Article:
Family Plans To Survive Crisis In Underground Bunker

People are taking extreme measures these days to prevent themselves and their loved ones from getting sick, but one American family is taking their safety to a whole different level.

The Gembala family purchased a former deactivated military bunker that is made entirely of concrete and steel in a rural area of South Dakota.  The area contains 575 of these bunkers, which were formerly used to store munitions and bombs until 1967 when their use was over.

These unique bunkers have their own power supplies, running water, and the family has furnished themselves with enough canned food and dried food to last two years or more.

The proud owner of this newly modified bunker is named Michael Gembala (a builder from the state of Indiana).  He was quoted in the news as saying, “It makes sense to have life insurance and car insurance, and this gives us total insurance.” Michael has a wife and two children.

The family packed up their home in Indiana at the end of March 2020 and moved into their new bunker home.  The bunker home is located in a remote countryside and intentionally located far from any flood sites or possible nuclear targets that could be attacked.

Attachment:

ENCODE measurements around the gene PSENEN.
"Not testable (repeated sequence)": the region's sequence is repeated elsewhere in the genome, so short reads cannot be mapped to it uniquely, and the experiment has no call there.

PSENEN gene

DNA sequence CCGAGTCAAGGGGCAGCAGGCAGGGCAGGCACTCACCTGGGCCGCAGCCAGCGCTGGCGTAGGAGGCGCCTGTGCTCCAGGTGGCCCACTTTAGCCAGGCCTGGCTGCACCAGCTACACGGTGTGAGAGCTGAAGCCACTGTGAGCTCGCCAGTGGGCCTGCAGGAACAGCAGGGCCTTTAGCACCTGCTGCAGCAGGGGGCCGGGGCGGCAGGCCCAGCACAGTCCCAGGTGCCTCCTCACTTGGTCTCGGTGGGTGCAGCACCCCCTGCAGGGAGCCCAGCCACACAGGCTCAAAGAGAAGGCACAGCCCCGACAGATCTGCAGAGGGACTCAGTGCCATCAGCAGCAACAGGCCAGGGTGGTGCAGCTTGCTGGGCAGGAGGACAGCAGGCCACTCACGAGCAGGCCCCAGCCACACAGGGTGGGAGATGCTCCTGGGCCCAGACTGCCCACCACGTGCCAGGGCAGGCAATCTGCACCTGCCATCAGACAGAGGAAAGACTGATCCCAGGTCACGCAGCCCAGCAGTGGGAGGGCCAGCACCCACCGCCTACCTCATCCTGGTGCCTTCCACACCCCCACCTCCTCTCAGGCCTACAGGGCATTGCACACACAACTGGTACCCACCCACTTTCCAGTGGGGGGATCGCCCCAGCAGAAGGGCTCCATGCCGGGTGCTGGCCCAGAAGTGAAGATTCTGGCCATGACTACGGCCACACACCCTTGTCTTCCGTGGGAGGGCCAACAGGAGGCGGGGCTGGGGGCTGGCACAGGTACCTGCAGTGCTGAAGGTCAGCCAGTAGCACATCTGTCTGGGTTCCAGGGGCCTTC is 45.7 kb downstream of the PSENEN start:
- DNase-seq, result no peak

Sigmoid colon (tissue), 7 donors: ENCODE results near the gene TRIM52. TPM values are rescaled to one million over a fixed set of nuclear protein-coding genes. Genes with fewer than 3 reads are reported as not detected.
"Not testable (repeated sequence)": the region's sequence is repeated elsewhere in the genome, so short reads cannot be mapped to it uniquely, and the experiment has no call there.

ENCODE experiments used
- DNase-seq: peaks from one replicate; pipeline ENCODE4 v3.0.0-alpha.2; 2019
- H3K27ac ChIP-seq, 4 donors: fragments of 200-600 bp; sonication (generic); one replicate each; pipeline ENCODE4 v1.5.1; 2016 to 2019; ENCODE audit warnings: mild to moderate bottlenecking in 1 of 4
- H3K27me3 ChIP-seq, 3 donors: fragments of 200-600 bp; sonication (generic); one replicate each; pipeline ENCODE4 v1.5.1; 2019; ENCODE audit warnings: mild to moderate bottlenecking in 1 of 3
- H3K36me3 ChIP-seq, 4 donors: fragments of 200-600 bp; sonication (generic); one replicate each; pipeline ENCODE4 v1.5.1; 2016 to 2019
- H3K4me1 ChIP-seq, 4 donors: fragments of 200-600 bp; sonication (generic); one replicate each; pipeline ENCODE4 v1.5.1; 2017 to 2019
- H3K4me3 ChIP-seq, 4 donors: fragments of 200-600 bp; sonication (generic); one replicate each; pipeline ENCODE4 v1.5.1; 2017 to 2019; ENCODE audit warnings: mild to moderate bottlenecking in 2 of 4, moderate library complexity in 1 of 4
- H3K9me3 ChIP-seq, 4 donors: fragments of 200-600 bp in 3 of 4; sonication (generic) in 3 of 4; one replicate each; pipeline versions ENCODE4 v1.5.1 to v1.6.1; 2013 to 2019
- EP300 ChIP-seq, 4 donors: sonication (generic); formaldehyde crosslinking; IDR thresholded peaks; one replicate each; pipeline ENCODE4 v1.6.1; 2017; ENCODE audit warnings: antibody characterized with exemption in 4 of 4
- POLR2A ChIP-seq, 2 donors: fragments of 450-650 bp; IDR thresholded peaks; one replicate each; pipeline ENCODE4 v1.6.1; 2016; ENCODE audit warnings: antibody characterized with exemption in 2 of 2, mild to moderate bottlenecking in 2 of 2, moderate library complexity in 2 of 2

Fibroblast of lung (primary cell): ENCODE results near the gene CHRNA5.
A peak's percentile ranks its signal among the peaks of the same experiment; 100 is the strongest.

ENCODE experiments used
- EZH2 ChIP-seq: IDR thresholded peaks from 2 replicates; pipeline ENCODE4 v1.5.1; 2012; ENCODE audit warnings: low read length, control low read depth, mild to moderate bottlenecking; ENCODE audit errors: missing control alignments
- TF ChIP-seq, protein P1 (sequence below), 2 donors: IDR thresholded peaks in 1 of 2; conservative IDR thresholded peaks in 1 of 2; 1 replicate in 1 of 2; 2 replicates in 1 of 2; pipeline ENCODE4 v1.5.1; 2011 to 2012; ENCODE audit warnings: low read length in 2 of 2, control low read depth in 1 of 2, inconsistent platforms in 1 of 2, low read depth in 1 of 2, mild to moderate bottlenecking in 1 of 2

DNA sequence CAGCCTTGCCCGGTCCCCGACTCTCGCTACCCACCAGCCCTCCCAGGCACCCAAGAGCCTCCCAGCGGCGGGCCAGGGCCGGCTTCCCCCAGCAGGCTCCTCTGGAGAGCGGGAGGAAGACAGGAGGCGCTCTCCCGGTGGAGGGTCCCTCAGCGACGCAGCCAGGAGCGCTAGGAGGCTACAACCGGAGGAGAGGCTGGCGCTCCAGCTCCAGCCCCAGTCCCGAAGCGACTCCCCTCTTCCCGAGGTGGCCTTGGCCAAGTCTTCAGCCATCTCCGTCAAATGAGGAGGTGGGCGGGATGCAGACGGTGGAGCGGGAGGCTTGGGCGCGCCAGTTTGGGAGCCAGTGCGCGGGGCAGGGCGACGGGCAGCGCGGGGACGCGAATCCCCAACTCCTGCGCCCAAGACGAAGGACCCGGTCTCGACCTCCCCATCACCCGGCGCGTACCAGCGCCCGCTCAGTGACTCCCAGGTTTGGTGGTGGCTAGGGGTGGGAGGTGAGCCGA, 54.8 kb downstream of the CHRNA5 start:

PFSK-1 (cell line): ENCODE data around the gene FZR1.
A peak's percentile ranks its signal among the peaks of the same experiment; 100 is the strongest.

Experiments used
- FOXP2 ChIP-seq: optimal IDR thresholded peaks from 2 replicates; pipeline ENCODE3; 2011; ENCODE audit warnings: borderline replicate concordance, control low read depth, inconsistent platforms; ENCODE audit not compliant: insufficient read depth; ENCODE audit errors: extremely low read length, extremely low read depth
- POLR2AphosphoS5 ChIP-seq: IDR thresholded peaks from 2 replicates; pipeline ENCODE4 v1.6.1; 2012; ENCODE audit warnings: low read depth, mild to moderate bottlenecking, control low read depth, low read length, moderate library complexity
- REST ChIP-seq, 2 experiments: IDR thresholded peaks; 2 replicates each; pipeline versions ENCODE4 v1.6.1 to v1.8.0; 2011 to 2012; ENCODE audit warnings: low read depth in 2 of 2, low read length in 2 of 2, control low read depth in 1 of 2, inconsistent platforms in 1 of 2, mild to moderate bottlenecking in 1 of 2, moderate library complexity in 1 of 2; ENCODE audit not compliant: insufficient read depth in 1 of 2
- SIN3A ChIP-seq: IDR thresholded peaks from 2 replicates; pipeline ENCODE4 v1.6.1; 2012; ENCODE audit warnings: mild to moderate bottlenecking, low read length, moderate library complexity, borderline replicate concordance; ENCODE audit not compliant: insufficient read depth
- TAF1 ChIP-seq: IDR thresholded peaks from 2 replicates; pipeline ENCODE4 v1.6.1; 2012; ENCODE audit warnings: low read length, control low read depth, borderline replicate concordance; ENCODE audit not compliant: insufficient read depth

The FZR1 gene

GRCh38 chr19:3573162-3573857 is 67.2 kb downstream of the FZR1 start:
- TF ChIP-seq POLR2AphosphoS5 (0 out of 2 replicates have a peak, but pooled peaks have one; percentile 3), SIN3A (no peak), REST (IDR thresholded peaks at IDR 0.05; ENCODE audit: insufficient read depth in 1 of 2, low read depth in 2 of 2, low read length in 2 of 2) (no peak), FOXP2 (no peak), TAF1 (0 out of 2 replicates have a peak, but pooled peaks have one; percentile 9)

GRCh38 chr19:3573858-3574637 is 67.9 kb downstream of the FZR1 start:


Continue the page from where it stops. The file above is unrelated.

The price of a bunker is very reasonable, at a low $35,000.  Each owner is responsible for customizing it to their wishes and desires.  The firm Vivos runs the site and calls it “the backup plan for humanity.”  Renovations range from $30,000 to $150,000 depending on what features you want to incorporate into your bunker.  Some have lavish bathrooms, full sized living rooms, large bedrooms, movie theaters, swimming pools, gyms, and more.

Some people may think the Gembala family is crazy for buying a new bunker home, but according to the firm Vivos, they are not alone in their quest for safety.  The sales of bunker homes are up 500% and inquiries have skyrocketed over 1,000% since the global crisis began.

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